How to Choose A High School


Deciding which high school you are going to send your teen to is a big decision. This school will be your teen's home away from home so they need to be part of the decision. Here are some things to consider when you make your list:


The first question you should ask is: do you want to choose a public (government) or a private school?

Public schools are run by the government and, at least in theory, offer free or reduced-fee education. There are some excellent public (government) schools in South Africa, ones driven by fund-raising and dedicated teachers. 

Some of the most common reasons people consider private over public schools include:

  •     Quality of education.
  •     College preparation.
  •     Accommodation for children with special needs.
  •     Accommodation for children with exceptional talents.
  •     School violence or drugs.
  •     Public school overemphasis on moral and ethical teaching.
  •     Public school sex education programs.
  •     School security.

If private school is what you're considering for your child, you will want to interview the school as to how the school day takes place. What makes the lifestyle your child will experience at their school superior to public school? How do they handle basics like nutrition, medical needs and security.  These interview questions go beyond just asking the administration questions. You must take a tour of the grounds, view all the facilities and interview different support departments in the school.

Write down all the things you want from a school and turn that list into your 'interview questions' which you will use when you go from school to school looking for the perfect place for your teen. You need to include your teen in this process. They need to feel comfortable and happy at the new school.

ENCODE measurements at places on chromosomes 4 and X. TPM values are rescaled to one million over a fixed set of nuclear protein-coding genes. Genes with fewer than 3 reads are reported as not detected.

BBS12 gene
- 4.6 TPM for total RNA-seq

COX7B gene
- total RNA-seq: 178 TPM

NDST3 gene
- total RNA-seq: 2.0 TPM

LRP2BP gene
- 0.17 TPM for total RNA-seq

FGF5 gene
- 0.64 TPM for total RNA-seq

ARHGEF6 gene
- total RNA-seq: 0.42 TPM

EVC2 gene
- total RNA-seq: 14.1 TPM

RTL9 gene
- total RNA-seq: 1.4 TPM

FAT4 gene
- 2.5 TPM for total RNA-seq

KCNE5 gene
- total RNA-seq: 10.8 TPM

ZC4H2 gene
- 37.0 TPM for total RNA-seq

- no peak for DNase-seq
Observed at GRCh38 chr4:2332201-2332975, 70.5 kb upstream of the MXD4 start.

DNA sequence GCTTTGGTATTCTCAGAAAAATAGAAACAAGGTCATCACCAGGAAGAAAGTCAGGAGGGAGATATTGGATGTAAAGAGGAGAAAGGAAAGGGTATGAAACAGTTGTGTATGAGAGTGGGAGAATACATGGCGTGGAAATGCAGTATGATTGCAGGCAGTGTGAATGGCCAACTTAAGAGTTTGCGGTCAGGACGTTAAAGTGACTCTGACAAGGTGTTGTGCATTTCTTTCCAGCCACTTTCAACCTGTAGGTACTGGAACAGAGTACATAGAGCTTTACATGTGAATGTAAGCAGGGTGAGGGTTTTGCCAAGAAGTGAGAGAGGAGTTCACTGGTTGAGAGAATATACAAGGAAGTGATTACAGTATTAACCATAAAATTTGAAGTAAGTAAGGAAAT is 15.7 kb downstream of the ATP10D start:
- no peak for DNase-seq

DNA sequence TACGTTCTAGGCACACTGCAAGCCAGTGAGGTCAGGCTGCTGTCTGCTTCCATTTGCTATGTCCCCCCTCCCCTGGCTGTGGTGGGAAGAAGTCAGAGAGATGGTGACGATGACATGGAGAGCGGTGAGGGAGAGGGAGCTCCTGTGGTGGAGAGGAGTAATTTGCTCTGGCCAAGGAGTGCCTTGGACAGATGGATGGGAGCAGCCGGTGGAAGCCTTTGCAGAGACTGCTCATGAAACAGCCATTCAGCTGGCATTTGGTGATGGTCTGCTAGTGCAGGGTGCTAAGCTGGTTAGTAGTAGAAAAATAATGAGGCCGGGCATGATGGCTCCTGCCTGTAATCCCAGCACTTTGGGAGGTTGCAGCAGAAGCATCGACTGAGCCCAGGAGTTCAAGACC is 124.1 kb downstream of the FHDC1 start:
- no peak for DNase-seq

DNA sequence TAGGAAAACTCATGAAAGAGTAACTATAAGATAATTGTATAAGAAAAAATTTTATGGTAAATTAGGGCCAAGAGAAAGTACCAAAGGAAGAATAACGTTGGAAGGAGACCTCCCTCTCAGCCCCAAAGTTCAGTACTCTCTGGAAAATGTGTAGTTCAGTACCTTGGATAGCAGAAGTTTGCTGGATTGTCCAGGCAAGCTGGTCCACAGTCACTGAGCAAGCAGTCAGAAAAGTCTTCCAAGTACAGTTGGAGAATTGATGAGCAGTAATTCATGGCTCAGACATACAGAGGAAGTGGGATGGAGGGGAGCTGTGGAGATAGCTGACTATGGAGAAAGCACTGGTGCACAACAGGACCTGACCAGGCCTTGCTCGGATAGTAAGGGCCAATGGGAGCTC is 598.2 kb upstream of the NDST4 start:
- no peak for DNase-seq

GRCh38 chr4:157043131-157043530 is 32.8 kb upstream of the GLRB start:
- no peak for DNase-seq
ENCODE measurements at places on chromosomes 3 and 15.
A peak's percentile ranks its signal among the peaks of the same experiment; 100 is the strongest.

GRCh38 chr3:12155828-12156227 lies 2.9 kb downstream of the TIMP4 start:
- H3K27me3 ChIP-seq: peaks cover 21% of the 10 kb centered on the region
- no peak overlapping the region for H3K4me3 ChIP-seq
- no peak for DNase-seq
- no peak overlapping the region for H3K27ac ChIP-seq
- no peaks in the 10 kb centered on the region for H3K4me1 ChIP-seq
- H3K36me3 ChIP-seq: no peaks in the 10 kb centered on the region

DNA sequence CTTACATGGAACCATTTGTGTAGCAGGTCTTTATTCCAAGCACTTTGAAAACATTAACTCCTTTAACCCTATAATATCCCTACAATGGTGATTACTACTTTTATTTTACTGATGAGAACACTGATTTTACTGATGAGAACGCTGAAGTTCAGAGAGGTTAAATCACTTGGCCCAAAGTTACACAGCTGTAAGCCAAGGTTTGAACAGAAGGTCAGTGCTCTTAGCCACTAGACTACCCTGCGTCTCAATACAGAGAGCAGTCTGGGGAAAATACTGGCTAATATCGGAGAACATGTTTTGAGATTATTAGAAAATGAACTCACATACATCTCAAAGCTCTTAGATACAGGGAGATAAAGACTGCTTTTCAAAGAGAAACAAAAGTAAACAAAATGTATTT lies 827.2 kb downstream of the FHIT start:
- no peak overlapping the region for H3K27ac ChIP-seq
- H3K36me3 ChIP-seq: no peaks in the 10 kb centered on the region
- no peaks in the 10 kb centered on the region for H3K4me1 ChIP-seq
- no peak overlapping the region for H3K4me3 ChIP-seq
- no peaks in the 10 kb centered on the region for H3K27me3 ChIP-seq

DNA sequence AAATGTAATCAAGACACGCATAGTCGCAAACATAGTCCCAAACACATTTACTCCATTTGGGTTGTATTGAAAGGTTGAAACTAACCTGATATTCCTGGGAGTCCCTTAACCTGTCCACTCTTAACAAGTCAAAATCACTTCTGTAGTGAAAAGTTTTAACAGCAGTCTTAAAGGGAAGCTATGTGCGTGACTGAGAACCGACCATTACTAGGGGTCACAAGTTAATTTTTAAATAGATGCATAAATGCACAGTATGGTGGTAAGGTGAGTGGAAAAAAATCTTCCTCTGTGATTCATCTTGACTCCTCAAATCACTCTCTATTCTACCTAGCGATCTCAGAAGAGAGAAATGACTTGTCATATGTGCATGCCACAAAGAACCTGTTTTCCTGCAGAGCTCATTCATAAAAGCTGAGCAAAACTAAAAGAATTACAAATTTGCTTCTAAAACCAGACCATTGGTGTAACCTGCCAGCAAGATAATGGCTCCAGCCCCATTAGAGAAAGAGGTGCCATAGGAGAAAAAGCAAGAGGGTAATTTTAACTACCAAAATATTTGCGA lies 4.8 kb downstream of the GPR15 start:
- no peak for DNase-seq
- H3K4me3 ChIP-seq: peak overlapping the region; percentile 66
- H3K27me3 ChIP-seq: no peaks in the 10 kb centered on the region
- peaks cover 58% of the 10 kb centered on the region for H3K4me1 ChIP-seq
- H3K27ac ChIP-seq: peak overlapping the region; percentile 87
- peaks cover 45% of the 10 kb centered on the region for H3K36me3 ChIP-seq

Most independent schools have their own codes and regulations and also sometimes, a specific faith belief. This might be another major factor to consider.

You may have a child who is developmentally or physically challenged. There are some outstanding schools that can help with that need far better than public school. Or you may have a child who is exceptional in some particular area such as the performing arts, academics or science. Magnet schools or schools designed to give your child the additional help to move ahead more quickly in their field of specialization would be beneficial for you.

Finally, don’t overlook letting your teen add some questions to the checklist.  After all, this school will be your teen's home away from home.  She may want to know how often the school has dances or field trips to break up the classroom setting.  She may need to understand lunch hour or how the library works.  Include in your interview a complete tour of the school which might include sitting in on some classes that your child would become a part of, to watch the teachers in action. 

You can tell a lot about the level of affection between teachers and students watching them teach and then observing them in the halls as they interact with the kids.  And if the teachers like the kids, you know they are happy teaching there and they are doing a good job. Moreover, a warm relationship between the staff and the student body reflects a well-rounded administration. It shows that the school has designed everything from the school layout to the curriculum to how discipline is handled for the benefit of the students.

Overall, use all of your senses when evaluating a new school, so you come home with a good idea of whether this is the perfect next step in your child’s academic career.

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